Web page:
I love the outdoors. But, as a rule, I prefer the outdoors to remain right where it ought to beÖ on the other side of my door.
Last week, I was having my morning coffee, when my cat came flying in from outside. I didnít pay too much attention. I leave my door propped open in the morning, because if I donít, Iím getting up repeatedly to let cats in and let them out again. In other words, Iím lazy.
So, when the cat came peeling around the corner of the kitchen for a second lap, I began to notice. What was he doing? He looked like he was in hot pursuit of something, and thatís when I saw it. On lap three, there was the real reason for all the commotion; a chipmunk, on hyper speed, with the cat hot on its tail.
Before I could intervene, the chipmunk dove under the stove and the cat hit the brakes a little too late, sliding face first into the garbage pail. Of course, at that point, the merry chase was over and the cat quickly lost interest in the whole thing all together. He sauntered away, saving face and leaving me with a pint-sized nature problem.
ďHello, Chipmunk?Ē I tentatively peeked behind the stove. No little face was looking back at me. So I carefully moved the stove away from the wall. I was shocked at all the dust, dirt and assorted rubber bands I found under there, but I didnít see any living things.
After cleaning up at least five years of accumulated mess, I slid the stove back in. Now what? How was I going to get this thing? A friend suggested that I call the fire department, but I didnít think that this was that kind of emergency.
So, I did the only thing I could do. I went to Clydeís Feed and Animal Center and bought a humane trap, it had a picture of a chipmunk on it, so I knew I had the right one. Then I stopped at Tops and picked up some cherries. Why cherries? Iím not sure, but they were on sale and I like them too.
I baited the trap with cherries and set it. Then I went outside to give the chipmunk some privacy. After a few hours and a few bowls of my own cherries, I stepped back into the kitchen, the cherries were gone but the trap was still set and waiting. ďHow did that happen?Ē I muttered as I chopped up more cherries. I baited the trap again and went to bed.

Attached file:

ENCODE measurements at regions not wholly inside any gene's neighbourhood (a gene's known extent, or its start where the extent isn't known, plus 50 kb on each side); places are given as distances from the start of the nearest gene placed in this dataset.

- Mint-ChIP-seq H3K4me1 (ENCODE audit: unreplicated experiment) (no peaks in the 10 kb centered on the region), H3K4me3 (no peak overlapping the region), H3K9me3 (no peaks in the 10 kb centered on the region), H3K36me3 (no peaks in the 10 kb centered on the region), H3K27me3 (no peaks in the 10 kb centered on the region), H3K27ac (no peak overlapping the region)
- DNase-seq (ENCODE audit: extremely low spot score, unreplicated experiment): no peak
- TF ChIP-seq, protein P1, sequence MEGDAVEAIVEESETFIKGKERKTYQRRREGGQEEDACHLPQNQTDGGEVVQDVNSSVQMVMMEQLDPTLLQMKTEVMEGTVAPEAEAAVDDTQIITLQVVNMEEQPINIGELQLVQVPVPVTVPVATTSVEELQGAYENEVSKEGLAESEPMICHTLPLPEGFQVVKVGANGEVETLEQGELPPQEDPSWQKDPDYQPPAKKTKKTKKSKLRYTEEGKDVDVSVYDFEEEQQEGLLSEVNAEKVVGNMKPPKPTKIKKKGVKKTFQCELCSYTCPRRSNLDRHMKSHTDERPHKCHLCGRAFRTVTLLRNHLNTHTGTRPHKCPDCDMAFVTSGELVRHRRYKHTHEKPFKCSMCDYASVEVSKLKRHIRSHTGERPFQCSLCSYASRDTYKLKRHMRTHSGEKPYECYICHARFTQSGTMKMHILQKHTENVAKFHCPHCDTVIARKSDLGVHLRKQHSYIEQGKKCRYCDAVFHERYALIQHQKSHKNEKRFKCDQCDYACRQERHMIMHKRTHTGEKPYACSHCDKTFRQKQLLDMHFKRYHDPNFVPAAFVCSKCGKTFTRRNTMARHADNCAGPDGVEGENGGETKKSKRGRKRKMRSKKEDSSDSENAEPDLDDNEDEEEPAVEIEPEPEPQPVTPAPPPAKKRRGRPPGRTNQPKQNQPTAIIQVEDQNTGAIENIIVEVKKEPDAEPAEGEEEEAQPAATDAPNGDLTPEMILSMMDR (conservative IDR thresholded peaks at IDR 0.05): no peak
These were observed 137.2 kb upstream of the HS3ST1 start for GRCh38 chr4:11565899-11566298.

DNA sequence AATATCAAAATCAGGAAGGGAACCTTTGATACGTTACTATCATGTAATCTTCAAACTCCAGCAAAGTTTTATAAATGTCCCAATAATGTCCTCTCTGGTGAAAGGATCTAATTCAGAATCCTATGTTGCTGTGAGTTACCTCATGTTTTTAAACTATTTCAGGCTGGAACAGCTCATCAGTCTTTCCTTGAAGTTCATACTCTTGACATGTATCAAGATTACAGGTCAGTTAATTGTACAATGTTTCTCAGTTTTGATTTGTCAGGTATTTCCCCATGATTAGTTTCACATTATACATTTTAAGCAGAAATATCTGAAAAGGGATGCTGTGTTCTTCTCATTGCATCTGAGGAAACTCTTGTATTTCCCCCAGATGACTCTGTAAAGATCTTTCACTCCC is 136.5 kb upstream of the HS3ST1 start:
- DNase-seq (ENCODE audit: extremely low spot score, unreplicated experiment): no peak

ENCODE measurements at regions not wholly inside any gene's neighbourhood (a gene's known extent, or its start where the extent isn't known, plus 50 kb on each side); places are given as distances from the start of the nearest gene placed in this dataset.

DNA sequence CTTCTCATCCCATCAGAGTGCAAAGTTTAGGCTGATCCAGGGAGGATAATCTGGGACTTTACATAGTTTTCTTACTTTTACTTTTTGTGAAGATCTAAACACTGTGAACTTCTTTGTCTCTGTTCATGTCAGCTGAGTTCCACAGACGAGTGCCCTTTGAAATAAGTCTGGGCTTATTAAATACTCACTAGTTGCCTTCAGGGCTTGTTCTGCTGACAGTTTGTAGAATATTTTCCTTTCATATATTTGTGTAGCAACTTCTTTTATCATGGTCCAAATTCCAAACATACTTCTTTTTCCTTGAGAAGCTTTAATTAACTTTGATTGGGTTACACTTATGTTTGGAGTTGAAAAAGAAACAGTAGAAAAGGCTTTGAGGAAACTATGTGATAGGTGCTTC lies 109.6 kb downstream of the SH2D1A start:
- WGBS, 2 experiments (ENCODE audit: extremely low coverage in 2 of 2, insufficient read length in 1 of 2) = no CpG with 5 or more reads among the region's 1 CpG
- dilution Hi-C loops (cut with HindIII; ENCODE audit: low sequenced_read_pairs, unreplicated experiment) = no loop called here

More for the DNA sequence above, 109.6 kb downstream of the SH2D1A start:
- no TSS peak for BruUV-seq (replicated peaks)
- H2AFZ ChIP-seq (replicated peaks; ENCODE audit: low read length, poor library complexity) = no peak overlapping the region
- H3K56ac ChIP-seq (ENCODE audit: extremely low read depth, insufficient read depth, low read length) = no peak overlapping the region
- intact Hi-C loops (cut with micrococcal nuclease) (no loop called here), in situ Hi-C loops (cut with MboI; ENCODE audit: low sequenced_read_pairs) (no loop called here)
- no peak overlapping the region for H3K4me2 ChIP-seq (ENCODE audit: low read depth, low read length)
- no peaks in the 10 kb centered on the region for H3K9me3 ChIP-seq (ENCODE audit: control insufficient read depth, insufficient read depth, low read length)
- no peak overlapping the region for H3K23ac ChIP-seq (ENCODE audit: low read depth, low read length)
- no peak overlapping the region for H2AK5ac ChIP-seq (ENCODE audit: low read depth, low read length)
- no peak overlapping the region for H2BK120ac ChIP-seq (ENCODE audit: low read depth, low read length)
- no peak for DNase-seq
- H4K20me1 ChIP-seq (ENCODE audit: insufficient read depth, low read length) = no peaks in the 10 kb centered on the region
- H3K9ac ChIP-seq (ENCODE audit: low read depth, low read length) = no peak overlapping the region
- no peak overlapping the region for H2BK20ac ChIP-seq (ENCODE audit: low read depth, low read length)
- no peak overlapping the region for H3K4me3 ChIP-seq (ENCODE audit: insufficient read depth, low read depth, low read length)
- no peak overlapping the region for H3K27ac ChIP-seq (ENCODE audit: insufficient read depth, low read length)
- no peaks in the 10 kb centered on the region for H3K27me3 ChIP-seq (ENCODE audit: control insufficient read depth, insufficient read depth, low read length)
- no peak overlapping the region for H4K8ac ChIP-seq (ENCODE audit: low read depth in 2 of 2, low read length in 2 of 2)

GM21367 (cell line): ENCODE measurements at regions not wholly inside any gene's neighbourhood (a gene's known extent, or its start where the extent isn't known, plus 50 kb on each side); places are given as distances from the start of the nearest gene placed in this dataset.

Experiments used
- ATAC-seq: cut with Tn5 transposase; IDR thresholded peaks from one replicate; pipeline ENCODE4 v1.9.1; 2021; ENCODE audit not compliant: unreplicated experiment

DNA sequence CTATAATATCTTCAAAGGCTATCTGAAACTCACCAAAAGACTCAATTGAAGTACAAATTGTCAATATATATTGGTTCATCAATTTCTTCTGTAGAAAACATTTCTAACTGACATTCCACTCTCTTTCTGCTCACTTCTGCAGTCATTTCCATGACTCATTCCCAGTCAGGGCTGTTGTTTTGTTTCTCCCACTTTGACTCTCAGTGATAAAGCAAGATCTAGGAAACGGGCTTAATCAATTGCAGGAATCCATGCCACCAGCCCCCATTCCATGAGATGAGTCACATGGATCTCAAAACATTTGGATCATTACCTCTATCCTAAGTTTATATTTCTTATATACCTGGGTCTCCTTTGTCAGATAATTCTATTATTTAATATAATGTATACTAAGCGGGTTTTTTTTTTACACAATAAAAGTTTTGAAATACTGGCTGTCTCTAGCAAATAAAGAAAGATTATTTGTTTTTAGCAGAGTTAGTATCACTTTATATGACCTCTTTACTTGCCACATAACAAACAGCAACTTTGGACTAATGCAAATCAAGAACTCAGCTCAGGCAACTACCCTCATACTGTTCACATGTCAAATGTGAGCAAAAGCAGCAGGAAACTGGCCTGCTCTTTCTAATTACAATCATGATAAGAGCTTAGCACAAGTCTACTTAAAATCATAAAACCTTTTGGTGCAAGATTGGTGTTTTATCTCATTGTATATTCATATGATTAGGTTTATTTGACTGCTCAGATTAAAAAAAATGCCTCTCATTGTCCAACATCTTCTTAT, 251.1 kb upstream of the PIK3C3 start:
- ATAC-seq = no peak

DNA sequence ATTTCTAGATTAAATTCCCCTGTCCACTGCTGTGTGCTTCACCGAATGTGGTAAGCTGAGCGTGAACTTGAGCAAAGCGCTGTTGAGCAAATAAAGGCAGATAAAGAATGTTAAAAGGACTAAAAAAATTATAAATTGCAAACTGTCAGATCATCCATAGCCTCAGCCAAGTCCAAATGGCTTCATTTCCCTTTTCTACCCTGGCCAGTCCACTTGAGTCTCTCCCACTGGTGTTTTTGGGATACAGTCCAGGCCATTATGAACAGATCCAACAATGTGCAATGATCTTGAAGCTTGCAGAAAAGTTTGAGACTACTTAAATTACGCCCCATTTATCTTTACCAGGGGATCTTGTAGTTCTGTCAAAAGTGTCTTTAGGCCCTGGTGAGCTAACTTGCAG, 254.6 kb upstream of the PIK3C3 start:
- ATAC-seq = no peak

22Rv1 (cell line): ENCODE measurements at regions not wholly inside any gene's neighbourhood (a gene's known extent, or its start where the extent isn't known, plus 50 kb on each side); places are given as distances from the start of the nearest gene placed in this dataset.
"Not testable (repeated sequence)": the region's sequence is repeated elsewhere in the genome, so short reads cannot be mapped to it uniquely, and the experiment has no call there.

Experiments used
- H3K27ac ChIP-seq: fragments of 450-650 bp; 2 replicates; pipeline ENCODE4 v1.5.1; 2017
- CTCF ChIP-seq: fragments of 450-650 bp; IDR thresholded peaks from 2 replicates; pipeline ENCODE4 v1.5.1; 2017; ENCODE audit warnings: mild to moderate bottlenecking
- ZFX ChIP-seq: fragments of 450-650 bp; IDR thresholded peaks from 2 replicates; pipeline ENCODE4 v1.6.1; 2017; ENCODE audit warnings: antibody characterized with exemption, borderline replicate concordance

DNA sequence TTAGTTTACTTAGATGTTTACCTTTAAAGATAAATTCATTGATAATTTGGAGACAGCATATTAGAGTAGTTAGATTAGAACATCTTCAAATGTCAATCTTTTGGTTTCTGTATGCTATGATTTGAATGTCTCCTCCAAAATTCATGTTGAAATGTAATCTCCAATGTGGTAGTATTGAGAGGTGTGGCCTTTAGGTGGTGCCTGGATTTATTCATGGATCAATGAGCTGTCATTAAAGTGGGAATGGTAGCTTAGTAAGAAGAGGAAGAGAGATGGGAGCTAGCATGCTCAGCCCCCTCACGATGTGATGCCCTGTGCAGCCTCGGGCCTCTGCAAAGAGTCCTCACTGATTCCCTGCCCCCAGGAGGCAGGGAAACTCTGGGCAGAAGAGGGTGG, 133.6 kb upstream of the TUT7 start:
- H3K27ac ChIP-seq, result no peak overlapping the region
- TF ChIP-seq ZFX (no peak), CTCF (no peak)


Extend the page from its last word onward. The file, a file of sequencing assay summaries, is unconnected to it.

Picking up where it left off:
Chipmunk: Day Two. I woke up, ran to the kitchen and the cherries were gone and the trap still hadnít sprung. This was nuts, Or maybe I needed to bait the trap with nuts? I was going nutty. I called a few humane trappers in the area and left desperate phone messages.
Day Three. I woke up and the little buffet of nuts I had set in the trap the night before were still there. Oh no, now I had a chipmunk that didnít want to eat I called a pest control place and for a princely sum they would come and slay my chipmunk. There was no way anyone was going to kill little Chippie. Yes, I named him, no, I donít want to talk about it.
Day Four. He still wasnít taking the bait, and I couldnít see any sign of him. I decided I didnít really need to use my oven anymore, and if Chippie wanted to live in there, then so be it. And then I took my stove apart to the best of my ability to see if I could flush him out. Nothing. But now I have the cleanest oven on the block.
Day Five. A humane trapper finally called me back. He told me that I was doing everything right and the only thing left to do was to wait. ďDid you bang on the stove?Ē he asked. Of course I did, out of frustration, if nothing else. ďThatís all you can really do at this point,Ē he reassured me. Fine. Itís a waiting game.
Fast forward to Day 15. I donít think heís in there anymore. I really donít. Maybe I imagined the whole thing. Maybe there was never a chipmunk in there at all. There is absolutely no evidence that anything is living under my stove, and I know because I check everyday. But I have learned my lesson. My door stays shut and the outside stays outside where it belongs. And someday, maybe Iíll even start using my oven again.